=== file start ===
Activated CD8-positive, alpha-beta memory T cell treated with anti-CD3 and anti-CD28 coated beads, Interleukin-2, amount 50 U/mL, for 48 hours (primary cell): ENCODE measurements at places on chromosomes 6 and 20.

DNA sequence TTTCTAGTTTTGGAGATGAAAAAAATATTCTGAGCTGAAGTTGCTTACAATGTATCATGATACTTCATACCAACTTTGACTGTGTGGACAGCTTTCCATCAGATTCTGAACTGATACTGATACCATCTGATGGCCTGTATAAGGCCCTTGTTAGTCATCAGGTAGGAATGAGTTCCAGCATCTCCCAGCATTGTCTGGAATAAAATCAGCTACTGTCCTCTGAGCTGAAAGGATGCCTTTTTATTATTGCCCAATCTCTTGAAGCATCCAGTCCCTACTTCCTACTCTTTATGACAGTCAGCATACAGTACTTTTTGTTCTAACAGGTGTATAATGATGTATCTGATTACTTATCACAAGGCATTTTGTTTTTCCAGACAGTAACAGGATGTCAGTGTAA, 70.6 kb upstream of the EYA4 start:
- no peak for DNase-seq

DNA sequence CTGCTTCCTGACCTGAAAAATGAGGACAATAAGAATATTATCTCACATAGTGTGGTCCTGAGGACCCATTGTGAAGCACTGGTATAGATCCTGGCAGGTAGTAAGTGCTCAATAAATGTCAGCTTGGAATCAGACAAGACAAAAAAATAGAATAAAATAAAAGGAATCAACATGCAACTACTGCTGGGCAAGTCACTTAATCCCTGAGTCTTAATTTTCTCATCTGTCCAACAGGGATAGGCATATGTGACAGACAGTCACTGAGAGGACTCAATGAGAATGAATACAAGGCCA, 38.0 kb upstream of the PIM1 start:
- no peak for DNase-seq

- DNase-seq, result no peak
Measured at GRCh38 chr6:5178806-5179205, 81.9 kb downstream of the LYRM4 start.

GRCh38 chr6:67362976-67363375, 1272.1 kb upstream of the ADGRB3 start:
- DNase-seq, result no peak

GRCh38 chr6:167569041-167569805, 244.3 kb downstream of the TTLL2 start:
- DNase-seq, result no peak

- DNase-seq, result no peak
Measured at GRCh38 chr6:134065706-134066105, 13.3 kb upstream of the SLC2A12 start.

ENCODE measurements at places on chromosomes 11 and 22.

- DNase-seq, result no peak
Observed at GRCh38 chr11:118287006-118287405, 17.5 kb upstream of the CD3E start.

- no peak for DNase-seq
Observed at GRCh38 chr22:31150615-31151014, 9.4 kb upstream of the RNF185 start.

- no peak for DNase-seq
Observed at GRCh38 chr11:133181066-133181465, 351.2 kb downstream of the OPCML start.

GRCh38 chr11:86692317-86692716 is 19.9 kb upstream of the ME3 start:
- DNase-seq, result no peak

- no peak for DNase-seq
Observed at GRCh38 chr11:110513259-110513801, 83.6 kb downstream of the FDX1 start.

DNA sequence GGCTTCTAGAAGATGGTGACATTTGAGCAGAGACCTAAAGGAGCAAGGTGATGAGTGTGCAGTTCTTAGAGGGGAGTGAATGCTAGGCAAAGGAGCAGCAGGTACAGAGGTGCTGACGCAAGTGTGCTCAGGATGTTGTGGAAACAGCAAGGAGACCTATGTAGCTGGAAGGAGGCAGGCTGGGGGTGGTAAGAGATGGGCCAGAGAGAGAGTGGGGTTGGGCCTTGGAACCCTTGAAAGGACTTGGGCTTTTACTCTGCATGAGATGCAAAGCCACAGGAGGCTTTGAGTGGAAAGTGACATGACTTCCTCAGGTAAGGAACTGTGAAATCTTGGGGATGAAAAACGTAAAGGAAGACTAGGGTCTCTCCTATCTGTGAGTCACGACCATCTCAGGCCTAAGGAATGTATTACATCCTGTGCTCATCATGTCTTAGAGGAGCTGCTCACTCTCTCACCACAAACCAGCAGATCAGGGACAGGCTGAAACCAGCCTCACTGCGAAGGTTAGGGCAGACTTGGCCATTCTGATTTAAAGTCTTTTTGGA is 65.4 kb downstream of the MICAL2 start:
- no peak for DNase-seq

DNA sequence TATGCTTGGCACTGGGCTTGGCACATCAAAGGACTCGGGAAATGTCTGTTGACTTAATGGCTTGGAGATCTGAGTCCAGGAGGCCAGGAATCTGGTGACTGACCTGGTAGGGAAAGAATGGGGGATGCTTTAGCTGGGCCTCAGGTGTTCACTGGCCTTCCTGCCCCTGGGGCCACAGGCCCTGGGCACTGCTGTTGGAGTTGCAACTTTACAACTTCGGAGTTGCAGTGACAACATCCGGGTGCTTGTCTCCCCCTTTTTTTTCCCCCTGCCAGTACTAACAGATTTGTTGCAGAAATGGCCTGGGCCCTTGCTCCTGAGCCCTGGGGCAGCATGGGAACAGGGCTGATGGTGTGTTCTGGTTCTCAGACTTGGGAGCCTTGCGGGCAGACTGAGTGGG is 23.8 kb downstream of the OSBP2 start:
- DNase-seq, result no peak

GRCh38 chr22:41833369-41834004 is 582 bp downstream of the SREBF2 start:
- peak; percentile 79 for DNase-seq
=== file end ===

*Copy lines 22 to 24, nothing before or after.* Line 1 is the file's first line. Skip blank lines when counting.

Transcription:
- DNase-seq, result no peak

- no peak for DNase-seq
Observed at GRCh38 chr11:110513259-110513801, 83.6 kb downstream of the FDX1 start.